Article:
Probability mass functions and probability density functions

424
-1

Published on

0 Comments
0 Likes
Statistics
Notes
  • Be the first to comment

  • Be the first to like this

No Downloads
Views
Total Views
424
On Slideshare
0
From Embeds
0
Number of Embeds
1
Actions
Shares
0
Downloads
7
Comments
0
Likes
0
Embeds 0
No embeds

No notes for slide

Probability mass functions and probability density functions

  1. 1. Probability Mass Functions and Probability Density Functions The probability mass function or pmf, fX (x) of a discrete random vari-able X is given by fX (x) =P(X = x) for all x. The probability density function or pdf, fX (x) of a continuous random xvariable X is the function that satisfies FX (x) = −∞ fX (t)∂t for all x A widely accepted convention which we will adopt, is to use an uppercaseletter for the cdf and a lowercase letter for the pmf or pdf. We must be a little more careful in our definition of a pdf in the continuouscase. If we try to naively calculate P(X = x) for a continuous random variablewe get the following: Since {X = x} ⊂ {x − < X ≤ x} for any > 0, we have from Theorem2(3), P{X = x} ≤P{x − < X ≤ x} = FX (x) − FX (x − ) for any > 0. Therefore, 0 ≤ P{X = x} ≤ lim [FX (x) − FX (x − )] = 0 by the continuity →0of FX . A note on notation: The expression “X has a distribution given by FX (x)”is abbreviated symbolically by “X ∼ FX (x),” where we read they symbol “∼”as is distributed as” or “follows”. Theorem 5: A function fX (x) is a pdf or pmf of a random variable X ifand only if: (1) fX (x) ≥ 0 for all x ∞ (2) −∞ fX (x)∂x = 1 (pdf) and X f (x) = 1 (pmf) x 1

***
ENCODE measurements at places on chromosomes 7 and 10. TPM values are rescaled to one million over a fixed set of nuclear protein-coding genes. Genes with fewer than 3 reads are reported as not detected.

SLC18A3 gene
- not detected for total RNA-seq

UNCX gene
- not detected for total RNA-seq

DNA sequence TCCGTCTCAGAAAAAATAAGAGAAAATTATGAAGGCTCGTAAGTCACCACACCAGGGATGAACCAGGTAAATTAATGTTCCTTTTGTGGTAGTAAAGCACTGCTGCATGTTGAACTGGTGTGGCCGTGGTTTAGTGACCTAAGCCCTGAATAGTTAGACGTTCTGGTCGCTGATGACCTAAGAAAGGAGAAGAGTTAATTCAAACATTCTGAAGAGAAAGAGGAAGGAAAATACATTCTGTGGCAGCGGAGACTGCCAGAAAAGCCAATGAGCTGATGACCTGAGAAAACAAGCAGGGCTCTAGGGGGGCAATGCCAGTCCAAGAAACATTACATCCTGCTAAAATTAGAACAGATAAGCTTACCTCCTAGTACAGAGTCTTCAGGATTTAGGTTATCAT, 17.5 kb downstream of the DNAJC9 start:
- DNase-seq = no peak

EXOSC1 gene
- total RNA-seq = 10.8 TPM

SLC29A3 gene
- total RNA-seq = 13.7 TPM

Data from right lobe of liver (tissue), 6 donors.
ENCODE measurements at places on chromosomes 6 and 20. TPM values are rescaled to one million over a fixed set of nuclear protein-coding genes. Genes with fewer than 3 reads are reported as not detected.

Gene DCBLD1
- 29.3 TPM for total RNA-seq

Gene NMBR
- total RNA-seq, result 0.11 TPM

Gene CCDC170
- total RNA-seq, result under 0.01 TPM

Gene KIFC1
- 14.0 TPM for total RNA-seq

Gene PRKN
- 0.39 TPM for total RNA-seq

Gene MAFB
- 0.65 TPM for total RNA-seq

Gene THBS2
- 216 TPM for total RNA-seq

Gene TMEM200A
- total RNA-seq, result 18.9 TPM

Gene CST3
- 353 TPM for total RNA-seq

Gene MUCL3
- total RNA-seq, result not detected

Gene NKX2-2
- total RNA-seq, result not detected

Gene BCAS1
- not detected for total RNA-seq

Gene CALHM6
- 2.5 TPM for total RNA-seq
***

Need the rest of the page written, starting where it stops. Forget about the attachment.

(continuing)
×